The Tomb Of The Scipios

When one considers the veneration that the ancient Romans had for their ancestors, it seems incredible that the tomb of the Scipios—one of the city’s most illustrious families—should be shrouded in such neglect and mystery.  And yet this is precisely the case.  One senses that the family and the city endured a bitter divorce, from which each emerged with an implacable hostility to the other; Rome never forgave the family’s recalcitrance, and punished it with a sullen historical silence.

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A Terrible Storm Destroys Octavian’s Fleet

In the modern era we tend to minimize or downplay the influence of weather and geography on human activity.  In earlier periods of history, armies and fleets had a much more intimate relation with the inconstancy of the natural world.  Ancient man could not insulate himself from the ocean’s surges, the sky’s furies, or the impediments of geography; and perhaps for this reason our ancestors had a healthier respect for Nature’s capabilities.

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On Obedience And Disobedience

We spend most of lives in obedience to one form of authority or another.  Rarely, if ever, is it counted as a virtue worthy of discussion by us moderns.  On the contrary:  we are expected to applaud disobedience, disorder, and challenges to authority, as if such disobedience were automatically exempt from scrutiny.

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The Positivism Of Benjamin Constant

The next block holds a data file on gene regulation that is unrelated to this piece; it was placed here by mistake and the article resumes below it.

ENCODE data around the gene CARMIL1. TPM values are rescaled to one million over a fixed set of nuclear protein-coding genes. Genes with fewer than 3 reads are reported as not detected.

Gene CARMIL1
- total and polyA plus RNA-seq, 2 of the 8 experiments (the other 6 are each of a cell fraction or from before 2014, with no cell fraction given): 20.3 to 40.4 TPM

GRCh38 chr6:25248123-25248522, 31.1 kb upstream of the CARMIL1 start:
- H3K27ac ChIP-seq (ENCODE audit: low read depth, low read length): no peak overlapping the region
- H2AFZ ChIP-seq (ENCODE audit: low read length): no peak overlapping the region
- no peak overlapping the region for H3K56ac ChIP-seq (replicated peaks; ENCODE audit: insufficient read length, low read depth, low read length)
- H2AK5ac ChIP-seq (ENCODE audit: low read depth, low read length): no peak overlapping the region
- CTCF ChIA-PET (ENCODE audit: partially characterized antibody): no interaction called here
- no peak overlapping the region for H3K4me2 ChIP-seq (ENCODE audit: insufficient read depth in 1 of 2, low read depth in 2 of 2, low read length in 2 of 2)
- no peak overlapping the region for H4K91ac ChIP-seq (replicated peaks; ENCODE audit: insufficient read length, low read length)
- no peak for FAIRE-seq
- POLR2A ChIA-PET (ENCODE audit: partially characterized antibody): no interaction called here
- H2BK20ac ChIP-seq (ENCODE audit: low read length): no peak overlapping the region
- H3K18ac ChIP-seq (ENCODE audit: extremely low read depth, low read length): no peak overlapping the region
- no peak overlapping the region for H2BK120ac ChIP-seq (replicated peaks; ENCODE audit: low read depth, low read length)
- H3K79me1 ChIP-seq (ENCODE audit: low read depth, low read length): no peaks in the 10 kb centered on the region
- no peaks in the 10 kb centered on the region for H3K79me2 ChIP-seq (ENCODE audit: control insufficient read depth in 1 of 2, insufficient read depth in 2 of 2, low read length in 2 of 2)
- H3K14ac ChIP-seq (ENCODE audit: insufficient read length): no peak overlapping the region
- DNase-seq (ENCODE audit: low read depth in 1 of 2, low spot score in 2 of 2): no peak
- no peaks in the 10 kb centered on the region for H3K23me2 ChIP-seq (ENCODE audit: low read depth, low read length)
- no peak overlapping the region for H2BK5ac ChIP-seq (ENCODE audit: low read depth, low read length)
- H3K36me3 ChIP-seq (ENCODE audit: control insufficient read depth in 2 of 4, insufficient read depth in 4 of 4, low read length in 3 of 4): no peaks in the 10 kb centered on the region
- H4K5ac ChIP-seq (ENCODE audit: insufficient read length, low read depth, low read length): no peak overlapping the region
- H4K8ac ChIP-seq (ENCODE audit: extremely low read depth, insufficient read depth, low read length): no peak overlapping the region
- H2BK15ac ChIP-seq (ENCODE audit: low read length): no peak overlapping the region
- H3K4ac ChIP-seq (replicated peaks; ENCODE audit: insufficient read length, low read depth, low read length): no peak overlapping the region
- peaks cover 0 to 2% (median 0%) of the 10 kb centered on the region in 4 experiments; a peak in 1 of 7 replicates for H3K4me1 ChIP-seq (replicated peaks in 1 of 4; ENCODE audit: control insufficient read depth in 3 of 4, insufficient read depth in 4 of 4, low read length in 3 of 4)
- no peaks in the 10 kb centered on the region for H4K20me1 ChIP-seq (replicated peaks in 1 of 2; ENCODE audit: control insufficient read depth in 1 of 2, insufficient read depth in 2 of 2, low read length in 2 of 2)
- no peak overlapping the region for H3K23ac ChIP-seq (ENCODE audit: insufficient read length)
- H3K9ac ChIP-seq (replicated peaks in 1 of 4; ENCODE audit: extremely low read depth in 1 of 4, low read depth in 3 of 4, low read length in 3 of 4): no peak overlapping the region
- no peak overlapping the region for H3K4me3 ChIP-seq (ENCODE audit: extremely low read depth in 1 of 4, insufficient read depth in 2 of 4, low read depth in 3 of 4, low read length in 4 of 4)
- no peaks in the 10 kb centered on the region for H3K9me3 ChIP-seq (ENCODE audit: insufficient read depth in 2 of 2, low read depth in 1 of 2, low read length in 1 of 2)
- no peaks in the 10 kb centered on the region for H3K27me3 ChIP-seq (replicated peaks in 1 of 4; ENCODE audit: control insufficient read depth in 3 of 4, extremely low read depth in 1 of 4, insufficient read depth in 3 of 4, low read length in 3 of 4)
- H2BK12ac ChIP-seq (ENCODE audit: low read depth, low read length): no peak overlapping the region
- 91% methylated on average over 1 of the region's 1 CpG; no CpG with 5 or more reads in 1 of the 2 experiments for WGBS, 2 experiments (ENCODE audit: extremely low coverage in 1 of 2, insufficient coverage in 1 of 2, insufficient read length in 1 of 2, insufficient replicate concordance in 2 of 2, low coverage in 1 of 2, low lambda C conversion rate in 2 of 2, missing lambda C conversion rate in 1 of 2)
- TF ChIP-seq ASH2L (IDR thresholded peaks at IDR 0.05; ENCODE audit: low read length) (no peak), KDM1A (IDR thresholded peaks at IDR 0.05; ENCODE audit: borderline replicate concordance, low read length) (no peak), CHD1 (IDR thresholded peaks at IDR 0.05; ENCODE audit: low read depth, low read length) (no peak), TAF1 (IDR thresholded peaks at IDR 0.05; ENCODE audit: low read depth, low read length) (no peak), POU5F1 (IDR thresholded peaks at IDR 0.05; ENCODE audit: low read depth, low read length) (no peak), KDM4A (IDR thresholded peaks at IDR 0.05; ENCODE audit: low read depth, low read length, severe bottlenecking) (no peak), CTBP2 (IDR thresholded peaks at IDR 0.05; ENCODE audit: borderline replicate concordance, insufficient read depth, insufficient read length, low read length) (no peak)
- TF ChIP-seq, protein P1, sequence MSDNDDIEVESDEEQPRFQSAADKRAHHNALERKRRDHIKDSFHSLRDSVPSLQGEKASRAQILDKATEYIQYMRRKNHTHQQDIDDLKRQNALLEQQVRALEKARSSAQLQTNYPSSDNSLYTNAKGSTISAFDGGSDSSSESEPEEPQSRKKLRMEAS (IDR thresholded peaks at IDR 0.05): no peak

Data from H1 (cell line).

I made an effort today to visit the house and museum of Benjamin Constant in the Santa Teresa neighborhood in Rio de Janeiro.  I had visited it some years ago and thought it would be a good idea to see it again to gain some perspective.  The site was closed for renovations, unfortunately, so I had to content myself with a few photographs of the surrounding area.  These can be found below.

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Selection And Supervision Are Critical In Any Great Enterprise

I have lately been rereading Candace Millard’s excellent River of Doubt, a narrative of Theodore Roosevelt’s ill-fated sojourn through the Amazon in 1914.  As is well known, the expedition was plagued by a lack of adequate food supplies and equipment.   This fact nearly caused the entire project to unravel once it was deep in the Amazon.

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Three Embalming Techniques Used In Ancient Egypt

Herodotus spends more time discussing Egypt than any other nation in his Histories.  One gets the feeling that he very much enjoyed himself there.  The amiable and curious Greek had a talent for getting along with nearly everyone; he seems to have fallen into conversation with priests and merchants in every country he visited.

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Angelo Poliziano’s 1484 Description Of A Planetary Clock

In studying the writings of scholars of ages past, one often begins to suspect that they were aware of more things than we generally give them credit for.  We begin to understand that the progress of knowledge is not always “upwards” in a steadily sloping straight line; there are periods of setbacks, stagnation, and decay.  And very often we perceive that men of great ability can be trapped in environments that are hostile to the development of their talents.

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